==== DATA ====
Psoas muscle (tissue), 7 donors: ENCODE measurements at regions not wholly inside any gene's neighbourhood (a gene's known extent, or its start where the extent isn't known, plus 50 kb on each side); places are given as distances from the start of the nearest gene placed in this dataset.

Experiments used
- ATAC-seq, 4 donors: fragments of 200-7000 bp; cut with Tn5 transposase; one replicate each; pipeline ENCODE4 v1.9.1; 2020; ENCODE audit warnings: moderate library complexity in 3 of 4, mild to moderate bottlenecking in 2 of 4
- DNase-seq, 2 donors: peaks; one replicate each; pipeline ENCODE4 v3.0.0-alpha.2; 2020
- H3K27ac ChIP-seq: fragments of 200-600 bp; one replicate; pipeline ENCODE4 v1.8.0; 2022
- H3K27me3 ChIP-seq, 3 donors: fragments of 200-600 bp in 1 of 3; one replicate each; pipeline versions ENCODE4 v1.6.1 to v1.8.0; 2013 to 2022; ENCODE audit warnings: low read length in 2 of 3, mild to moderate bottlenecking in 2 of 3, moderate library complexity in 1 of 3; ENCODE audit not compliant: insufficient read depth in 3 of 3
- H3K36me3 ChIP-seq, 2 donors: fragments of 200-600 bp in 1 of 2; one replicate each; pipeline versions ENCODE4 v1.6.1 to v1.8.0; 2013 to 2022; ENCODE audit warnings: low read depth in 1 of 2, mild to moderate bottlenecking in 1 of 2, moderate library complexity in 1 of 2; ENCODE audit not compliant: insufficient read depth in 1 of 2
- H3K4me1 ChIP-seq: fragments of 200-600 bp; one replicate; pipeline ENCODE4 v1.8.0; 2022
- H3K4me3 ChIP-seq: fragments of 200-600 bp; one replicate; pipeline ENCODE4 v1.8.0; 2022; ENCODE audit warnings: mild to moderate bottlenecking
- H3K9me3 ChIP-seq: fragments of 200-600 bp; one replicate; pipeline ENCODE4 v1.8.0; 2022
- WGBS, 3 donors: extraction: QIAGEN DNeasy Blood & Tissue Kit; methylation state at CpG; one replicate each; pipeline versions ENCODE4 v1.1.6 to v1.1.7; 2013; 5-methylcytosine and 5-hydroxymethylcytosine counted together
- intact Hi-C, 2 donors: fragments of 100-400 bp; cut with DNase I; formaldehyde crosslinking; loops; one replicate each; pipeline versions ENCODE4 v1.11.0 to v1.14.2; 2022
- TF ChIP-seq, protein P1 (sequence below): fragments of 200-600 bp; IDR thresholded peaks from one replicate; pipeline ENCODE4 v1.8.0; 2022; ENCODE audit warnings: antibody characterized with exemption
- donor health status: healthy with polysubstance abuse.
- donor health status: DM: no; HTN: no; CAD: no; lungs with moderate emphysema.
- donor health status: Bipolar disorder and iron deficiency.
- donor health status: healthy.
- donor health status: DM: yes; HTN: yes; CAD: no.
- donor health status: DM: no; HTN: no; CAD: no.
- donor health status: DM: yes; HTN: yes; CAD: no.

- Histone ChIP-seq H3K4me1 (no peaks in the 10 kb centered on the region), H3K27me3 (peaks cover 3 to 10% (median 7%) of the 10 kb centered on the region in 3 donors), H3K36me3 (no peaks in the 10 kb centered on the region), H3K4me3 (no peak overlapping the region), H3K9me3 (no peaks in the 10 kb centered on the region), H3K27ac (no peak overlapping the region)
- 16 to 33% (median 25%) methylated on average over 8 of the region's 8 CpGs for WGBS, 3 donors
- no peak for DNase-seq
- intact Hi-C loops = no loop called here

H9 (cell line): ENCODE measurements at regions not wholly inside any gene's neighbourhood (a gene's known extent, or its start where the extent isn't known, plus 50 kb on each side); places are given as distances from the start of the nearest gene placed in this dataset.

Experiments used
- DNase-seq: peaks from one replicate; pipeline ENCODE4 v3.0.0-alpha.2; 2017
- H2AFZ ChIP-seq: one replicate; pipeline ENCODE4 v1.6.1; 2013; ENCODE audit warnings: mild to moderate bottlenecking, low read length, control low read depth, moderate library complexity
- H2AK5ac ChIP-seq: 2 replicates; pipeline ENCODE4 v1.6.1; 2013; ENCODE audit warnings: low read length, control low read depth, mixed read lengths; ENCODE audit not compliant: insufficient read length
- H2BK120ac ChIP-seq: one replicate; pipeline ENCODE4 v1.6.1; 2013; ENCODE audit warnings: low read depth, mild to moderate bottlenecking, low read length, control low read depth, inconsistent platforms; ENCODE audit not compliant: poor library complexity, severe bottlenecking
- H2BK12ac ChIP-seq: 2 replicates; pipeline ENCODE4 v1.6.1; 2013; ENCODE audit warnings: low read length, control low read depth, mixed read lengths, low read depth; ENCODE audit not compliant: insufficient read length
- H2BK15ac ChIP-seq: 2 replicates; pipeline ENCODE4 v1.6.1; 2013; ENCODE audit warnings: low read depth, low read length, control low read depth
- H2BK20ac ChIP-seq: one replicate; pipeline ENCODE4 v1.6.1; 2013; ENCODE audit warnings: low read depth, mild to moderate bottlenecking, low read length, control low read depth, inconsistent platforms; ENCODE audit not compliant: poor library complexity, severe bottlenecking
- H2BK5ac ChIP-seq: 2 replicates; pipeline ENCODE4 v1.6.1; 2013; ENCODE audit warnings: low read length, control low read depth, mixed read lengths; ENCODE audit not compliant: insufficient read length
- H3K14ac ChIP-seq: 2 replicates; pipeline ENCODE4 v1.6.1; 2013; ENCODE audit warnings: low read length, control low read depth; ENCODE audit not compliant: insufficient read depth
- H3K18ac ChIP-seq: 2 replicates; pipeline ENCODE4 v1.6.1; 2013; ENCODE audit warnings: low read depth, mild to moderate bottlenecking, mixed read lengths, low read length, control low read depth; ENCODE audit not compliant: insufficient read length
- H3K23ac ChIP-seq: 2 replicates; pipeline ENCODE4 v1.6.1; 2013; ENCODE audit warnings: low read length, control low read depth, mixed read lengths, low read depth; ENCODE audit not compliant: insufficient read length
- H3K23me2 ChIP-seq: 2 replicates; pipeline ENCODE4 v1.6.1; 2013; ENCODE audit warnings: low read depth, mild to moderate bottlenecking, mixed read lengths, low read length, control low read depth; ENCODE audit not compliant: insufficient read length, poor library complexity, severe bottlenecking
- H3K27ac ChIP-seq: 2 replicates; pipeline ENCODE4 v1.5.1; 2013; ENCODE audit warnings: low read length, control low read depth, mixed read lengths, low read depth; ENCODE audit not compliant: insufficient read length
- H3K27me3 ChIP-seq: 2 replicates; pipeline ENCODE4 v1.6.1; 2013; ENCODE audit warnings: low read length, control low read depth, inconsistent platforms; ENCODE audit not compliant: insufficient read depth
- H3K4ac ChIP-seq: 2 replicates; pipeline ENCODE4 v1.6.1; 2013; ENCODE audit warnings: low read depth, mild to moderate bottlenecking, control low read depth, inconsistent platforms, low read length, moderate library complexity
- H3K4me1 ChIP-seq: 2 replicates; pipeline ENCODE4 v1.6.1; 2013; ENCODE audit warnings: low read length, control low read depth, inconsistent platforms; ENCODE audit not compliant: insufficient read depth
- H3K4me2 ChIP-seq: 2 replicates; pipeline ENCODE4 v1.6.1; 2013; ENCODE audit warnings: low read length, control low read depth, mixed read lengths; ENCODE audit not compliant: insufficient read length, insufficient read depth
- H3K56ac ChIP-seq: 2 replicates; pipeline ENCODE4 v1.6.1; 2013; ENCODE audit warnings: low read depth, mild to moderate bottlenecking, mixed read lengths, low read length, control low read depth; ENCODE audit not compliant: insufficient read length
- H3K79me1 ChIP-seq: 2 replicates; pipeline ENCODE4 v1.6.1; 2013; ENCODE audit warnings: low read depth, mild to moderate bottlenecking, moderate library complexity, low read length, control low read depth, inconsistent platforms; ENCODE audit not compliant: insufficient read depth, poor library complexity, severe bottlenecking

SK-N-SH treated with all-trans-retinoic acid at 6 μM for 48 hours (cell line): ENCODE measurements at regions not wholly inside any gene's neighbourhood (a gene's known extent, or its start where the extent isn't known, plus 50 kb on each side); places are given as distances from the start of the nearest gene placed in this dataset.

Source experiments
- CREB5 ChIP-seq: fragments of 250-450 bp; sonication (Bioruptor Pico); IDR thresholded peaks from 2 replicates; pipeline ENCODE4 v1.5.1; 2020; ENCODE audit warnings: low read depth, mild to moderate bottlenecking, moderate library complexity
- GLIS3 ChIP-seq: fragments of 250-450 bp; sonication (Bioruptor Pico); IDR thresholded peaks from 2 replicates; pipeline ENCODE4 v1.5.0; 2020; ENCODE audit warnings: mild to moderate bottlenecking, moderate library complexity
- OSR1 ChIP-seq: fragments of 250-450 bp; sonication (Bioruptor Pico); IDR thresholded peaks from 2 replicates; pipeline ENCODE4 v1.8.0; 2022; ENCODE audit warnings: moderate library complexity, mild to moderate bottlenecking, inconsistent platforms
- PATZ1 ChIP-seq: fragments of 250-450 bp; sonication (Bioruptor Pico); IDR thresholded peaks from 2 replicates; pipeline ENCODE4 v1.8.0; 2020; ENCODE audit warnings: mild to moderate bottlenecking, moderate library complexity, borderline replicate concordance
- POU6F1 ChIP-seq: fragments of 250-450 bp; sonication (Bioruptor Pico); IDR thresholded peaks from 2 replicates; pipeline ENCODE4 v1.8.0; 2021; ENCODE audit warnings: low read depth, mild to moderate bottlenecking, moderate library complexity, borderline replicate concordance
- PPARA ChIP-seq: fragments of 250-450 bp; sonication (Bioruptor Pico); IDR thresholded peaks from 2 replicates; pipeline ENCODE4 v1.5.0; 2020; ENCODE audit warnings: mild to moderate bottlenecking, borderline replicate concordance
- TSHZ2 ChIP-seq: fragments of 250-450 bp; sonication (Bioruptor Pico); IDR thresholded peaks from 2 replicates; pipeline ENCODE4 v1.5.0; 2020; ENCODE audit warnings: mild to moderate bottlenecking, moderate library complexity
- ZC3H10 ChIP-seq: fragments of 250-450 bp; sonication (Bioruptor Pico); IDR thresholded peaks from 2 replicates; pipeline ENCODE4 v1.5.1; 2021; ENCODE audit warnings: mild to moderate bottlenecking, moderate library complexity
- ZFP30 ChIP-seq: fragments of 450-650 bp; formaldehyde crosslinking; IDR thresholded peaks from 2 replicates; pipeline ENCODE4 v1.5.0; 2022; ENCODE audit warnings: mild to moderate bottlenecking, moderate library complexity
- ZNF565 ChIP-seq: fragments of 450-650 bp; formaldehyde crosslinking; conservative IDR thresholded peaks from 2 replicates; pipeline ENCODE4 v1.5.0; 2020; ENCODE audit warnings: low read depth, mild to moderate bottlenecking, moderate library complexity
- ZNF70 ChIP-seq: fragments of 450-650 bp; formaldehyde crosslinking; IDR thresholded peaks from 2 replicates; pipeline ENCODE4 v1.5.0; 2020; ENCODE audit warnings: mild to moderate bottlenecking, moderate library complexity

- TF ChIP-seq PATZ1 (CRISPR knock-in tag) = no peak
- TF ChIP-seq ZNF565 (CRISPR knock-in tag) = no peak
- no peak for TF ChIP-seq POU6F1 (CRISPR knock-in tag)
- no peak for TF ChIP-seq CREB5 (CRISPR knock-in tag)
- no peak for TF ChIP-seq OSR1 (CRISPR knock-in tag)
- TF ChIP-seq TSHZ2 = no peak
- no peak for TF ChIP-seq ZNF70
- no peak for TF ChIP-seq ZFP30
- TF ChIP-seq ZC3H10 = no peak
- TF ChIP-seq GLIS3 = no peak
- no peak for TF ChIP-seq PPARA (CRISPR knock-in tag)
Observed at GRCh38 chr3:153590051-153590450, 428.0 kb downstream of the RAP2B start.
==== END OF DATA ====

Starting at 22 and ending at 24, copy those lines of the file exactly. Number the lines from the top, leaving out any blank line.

- 16 to 33% (median 25%) methylated on average over 8 of the region's 8 CpGs for WGBS, 3 donors
- no peak for DNase-seq
- intact Hi-C loops = no loop called here